No, not a superhero. That would most involve a spandex costume and I can’t even be troubled to wear a real bra. I’m just an ordinary woman who performs a death roll behind the couch upon hearing the doorbell, my friends.

Unless you’re holding a big check with my name on the front. In that case, by all means come in.

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A Motivational Speech for my Vacuum

Hey there bagless buddy!

There’s been a little bit of concern about your performance of late. Maybe it’s because you’re a bit confused as to what this job description entails, so let’s have a little refresher.

vacuum1.jpg

You suck.

No, don’t roll away! That’s not an attack on your character! I mean that your job is simply to suck.

The endless hair shed on the carpet? The bastard grains of rice I spilled on the floor? You get the honor of scratching my OCD itch and sucking that crap up! Oh yes. You, my friend, have that “thing” that can do it for me.

What is that “thing”? That “thing” is power!

Because in spite of what you’ve heard, power does matter, and the second that I plug you into the wall we’re plugging into performance! Together we can focus on results and achieve the breakthroughs that will launch us into the realm of clean carpets and dirt-free floors!

That’s a little dramatic, I admit, but my point is that you can be special.

You can suck better than any other vacuum in this house. Well, except for the new dustbuster a fraction your size that could suck up the couch if I tried.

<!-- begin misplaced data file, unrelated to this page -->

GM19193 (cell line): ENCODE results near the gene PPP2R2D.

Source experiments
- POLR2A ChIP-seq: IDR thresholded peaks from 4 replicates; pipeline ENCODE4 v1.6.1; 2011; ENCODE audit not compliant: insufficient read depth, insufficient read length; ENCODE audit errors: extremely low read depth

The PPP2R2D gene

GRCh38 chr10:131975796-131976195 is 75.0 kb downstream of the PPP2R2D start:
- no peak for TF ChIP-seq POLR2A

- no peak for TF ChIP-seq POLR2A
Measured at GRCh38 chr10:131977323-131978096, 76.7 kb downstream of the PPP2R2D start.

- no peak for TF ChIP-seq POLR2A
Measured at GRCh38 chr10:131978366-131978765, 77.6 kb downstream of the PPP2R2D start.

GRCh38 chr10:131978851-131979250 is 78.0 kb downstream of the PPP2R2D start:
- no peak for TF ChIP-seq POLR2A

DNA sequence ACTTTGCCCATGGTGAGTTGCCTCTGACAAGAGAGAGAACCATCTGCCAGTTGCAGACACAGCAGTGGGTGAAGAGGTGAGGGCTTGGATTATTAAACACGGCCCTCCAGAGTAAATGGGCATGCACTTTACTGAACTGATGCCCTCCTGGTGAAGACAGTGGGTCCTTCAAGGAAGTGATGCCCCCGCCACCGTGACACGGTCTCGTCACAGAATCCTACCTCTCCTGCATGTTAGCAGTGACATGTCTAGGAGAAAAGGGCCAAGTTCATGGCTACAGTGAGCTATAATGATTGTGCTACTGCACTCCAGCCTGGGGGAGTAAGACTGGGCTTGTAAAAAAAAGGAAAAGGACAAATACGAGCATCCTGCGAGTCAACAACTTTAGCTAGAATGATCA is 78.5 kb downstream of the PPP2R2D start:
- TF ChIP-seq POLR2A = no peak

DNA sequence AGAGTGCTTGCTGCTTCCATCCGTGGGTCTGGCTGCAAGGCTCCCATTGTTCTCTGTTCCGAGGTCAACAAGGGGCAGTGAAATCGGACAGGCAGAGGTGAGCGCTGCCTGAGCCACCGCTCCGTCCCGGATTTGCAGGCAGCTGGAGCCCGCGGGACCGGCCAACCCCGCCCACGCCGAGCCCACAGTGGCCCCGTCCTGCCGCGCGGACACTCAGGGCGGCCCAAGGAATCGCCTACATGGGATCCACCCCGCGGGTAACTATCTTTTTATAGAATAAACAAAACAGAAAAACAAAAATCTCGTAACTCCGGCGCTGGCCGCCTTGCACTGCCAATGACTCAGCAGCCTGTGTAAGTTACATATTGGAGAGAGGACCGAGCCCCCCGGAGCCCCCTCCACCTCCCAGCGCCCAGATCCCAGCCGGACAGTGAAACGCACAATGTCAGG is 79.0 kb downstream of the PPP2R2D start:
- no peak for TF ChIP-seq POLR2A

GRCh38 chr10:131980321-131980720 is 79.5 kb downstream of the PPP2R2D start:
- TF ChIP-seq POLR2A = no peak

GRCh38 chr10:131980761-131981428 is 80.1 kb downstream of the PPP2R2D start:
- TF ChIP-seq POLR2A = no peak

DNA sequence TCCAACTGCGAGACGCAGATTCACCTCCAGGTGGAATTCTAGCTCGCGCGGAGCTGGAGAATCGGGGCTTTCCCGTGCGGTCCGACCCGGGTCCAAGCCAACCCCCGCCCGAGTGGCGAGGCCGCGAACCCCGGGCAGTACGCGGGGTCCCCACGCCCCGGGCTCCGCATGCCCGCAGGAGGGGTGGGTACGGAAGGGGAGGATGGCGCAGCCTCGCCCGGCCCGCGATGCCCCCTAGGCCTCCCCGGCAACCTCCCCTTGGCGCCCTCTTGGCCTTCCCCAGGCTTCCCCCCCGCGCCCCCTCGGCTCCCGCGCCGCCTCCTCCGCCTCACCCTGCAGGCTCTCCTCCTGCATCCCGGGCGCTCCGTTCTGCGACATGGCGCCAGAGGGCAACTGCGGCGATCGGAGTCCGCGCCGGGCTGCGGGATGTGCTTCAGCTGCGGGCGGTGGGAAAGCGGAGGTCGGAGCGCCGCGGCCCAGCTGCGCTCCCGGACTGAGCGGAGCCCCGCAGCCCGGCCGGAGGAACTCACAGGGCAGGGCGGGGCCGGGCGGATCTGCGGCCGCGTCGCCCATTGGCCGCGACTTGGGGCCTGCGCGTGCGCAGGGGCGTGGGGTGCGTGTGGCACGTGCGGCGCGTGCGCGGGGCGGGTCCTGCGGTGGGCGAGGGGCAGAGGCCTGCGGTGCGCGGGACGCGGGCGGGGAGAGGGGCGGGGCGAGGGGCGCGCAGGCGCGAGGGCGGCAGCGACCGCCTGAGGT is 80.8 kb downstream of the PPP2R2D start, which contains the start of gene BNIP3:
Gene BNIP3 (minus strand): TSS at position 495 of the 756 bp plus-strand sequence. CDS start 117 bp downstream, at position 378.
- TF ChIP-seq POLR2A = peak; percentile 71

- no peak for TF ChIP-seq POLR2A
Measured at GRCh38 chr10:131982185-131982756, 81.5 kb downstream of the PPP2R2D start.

But you know what that dustbuster doesn’t have? A light on the front in case we need to vacuum at night. Light the way! It’s time to show that dustbuster who’s boss, and who sucks the most in this house!

So rise up and grab that rogue string I’ve run over 235 times instead of bending over myself to pick up. Run with it!

Why?

Because that string wants to come off of the floor, but it needs you to help it because it’s a string and a string cannot move on its own.

So tighten that new belt I bought you, spin those shiny wheels and get back to doing what it is you do best—you suck.

Let’s try and keep it that way.

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Stars! They’re Just Like Us!

Anyone who has “accidentally” flipped through an US Weekly magazine (as I did while waiting to get my hair did the other day) knows there is more important information on the back of a shampoo bottle than there is in that publication.

One of the most ridiculous things is the “Stars: They’re Just Like Us!” segment. For the uninitiated, this is where they feature photos of celebrities doing things like breathing, eating, drinking out of straws and carrying adopted children named after obscure fruits found in Ethiopian villages.